San Francisco Bay is the largest estuary on the West Coast, and in recent years much effort has been spent restoring tidal marsh habitat in the Bay. FISHBIO conducted seasonal surveys of the Sears Point Restoration Project, a recently restored 1,000-acre tidal wetland along the northern portion of San Pablo Bay. We used the ARIS sonar camera to examine the fish community in the restored area, and compared fish abundances to those recorded by traditional seining and trawling methods. Project developers had incorporated a number of unique designs into the restoration project, including root wads and marsh mounds, which they hoped would provide habitat and increase the amount of sediment deposited, and wished to see how the fish community was using these features.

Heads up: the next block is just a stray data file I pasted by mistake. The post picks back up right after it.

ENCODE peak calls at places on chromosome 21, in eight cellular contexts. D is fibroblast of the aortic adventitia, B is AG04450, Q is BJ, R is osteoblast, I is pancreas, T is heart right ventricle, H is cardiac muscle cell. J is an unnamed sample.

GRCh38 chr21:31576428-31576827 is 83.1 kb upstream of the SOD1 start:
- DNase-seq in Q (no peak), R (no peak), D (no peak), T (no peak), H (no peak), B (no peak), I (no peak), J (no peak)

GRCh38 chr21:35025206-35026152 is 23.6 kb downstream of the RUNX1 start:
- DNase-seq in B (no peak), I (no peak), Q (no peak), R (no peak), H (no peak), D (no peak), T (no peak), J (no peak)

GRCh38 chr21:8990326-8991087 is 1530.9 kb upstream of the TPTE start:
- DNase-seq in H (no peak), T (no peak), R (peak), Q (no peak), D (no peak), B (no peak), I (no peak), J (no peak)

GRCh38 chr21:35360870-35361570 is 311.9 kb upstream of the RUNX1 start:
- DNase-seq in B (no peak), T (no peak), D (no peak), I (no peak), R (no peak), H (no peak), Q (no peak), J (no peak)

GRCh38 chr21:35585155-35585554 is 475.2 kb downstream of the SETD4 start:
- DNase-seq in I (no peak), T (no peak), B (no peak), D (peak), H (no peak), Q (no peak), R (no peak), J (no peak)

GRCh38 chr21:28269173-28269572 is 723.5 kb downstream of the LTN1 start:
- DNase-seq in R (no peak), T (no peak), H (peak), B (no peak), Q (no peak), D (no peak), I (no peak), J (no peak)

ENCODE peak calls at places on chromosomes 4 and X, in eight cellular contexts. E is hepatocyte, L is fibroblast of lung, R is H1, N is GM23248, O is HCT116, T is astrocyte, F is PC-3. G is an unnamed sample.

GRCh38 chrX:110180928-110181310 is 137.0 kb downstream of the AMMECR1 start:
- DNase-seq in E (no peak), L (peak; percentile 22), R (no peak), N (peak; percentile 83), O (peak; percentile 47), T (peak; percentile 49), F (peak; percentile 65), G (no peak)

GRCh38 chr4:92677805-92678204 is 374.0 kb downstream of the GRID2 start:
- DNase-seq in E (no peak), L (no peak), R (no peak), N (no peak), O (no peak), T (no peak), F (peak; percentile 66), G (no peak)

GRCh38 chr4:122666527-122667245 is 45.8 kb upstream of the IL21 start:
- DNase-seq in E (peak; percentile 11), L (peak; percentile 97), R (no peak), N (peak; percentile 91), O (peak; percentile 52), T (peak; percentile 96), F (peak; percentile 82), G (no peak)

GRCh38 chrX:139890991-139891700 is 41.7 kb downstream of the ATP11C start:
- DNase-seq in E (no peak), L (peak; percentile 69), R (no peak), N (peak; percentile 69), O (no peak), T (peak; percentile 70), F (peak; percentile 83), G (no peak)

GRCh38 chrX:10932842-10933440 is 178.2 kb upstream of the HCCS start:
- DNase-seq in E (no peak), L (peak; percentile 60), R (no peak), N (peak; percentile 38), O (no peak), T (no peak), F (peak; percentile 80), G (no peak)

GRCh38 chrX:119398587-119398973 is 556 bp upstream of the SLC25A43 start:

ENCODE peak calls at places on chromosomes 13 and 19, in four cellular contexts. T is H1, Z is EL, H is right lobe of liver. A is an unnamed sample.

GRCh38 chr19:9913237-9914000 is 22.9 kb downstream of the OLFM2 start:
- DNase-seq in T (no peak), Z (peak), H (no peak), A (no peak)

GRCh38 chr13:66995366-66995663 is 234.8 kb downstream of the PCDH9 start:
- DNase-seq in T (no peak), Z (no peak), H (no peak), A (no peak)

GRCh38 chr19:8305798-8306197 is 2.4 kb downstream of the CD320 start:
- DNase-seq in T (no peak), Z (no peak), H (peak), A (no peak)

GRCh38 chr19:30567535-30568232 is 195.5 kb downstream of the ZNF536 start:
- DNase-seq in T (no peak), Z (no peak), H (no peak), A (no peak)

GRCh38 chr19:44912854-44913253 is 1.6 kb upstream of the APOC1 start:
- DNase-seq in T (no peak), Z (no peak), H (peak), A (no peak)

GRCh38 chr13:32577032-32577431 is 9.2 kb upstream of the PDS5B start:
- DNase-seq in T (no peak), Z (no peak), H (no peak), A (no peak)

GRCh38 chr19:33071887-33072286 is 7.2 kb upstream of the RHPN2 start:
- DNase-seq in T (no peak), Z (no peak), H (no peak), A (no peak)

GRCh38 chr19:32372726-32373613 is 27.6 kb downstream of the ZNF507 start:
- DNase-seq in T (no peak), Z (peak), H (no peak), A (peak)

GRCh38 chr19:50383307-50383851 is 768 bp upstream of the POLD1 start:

Project results revealed extensive use of the newly restored habitat by a variety of fish species, although relatively few differences were observed among habitat types. Nearly 75 percent of the total fish catch consisted of native species, with more than half of those being bay gobies. Higher fish abundances were recorded using the ARIS camera compared to traditional sampling gear, and reviewing the footage revealed notable avoidance behaviors of both beach seines and trawl nets, particularly among larger fish. This project demonstrates that effectiveness of the ARIS for surveying fishes in the estuarine environment, especially in areas with submerged aquatic vegetation or uneven rocky substrates that present challenges for traditional sampling gear.